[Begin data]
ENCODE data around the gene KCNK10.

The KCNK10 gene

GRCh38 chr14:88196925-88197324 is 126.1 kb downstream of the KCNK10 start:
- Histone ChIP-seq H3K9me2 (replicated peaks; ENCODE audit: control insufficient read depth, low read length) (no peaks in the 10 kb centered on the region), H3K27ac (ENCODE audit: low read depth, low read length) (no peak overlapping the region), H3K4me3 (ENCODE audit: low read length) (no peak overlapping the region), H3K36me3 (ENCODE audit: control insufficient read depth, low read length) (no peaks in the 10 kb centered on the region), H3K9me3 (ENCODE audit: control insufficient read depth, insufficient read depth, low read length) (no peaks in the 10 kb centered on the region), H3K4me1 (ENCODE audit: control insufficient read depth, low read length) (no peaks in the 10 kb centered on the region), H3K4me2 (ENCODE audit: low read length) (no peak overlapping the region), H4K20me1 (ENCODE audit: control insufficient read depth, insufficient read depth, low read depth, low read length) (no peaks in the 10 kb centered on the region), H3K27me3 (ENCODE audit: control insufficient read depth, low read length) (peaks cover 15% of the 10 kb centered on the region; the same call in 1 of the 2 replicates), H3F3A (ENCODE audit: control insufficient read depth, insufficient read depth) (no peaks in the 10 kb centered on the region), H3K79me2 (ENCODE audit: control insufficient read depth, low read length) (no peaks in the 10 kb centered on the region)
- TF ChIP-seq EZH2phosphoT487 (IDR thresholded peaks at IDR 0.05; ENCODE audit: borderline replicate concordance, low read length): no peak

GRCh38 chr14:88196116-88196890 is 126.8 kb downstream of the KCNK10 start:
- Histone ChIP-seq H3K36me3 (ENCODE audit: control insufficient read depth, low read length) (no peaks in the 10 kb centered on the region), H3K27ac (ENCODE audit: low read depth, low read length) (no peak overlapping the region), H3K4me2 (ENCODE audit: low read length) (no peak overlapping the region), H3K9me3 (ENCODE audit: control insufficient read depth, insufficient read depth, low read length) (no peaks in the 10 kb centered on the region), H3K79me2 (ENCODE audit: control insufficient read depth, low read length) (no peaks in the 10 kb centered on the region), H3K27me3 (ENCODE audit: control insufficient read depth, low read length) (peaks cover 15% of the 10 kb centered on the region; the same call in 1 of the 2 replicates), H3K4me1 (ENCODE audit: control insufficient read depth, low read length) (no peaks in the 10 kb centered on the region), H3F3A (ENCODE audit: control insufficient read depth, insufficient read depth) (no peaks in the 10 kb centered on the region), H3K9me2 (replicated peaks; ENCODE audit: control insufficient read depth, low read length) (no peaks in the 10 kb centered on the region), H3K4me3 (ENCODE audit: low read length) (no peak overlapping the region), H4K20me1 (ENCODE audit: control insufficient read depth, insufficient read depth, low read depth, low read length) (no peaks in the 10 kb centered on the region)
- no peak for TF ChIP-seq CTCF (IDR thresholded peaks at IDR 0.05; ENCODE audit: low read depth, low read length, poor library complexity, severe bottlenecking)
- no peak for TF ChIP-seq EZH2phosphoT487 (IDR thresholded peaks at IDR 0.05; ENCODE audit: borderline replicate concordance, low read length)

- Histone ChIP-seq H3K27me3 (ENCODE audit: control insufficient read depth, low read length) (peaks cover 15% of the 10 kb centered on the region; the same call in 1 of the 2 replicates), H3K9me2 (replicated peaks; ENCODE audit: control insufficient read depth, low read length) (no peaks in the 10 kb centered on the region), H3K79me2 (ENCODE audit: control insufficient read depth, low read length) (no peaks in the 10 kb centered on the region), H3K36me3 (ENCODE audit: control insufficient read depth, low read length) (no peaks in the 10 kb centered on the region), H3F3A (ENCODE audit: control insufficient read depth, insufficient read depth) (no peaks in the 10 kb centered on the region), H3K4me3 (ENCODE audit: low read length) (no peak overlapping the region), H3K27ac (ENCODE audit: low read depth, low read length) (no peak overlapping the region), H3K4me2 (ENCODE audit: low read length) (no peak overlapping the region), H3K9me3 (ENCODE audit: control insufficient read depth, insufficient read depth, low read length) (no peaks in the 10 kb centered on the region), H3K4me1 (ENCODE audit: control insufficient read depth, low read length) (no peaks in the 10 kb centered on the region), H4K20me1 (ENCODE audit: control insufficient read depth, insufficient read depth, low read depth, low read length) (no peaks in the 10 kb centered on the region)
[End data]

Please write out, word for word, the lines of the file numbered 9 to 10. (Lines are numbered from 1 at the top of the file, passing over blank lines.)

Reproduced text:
- no peak for TF ChIP-seq EZH2phosphoT487 (IDR thresholded peaks at IDR 0.05; ENCODE audit: borderline replicate concordance, low read length)

- Histone ChIP-seq H3K27me3 (ENCODE audit: control insufficient read depth, low read length) (peaks cover 15% of the 10 kb centered on the region; the same call in 1 of the 2 replicates), H3K9me2 (replicated peaks; ENCODE audit: control insufficient read depth, low read length) (no peaks in the 10 kb centered on the region), H3K79me2 (ENCODE audit: control insufficient read depth, low read length) (no peaks in the 10 kb centered on the region), H3K36me3 (ENCODE audit: control insufficient read depth, low read length) (no peaks in the 10 kb centered on the region), H3F3A (ENCODE audit: control insufficient read depth, insufficient read depth) (no peaks in the 10 kb centered on the region), H3K4me3 (ENCODE audit: low read length) (no peak overlapping the region), H3K27ac (ENCODE audit: low read depth, low read length) (no peak overlapping the region), H3K4me2 (ENCODE audit: low read length) (no peak overlapping the region), H3K9me3 (ENCODE audit: control insufficient read depth, insufficient read depth, low read length) (no peaks in the 10 kb centered on the region), H3K4me1 (ENCODE audit: control insufficient read depth, low read length) (no peaks in the 10 kb centered on the region), H4K20me1 (ENCODE audit: control insufficient read depth, insufficient read depth, low read depth, low read length) (no peaks in the 10 kb centered on the region)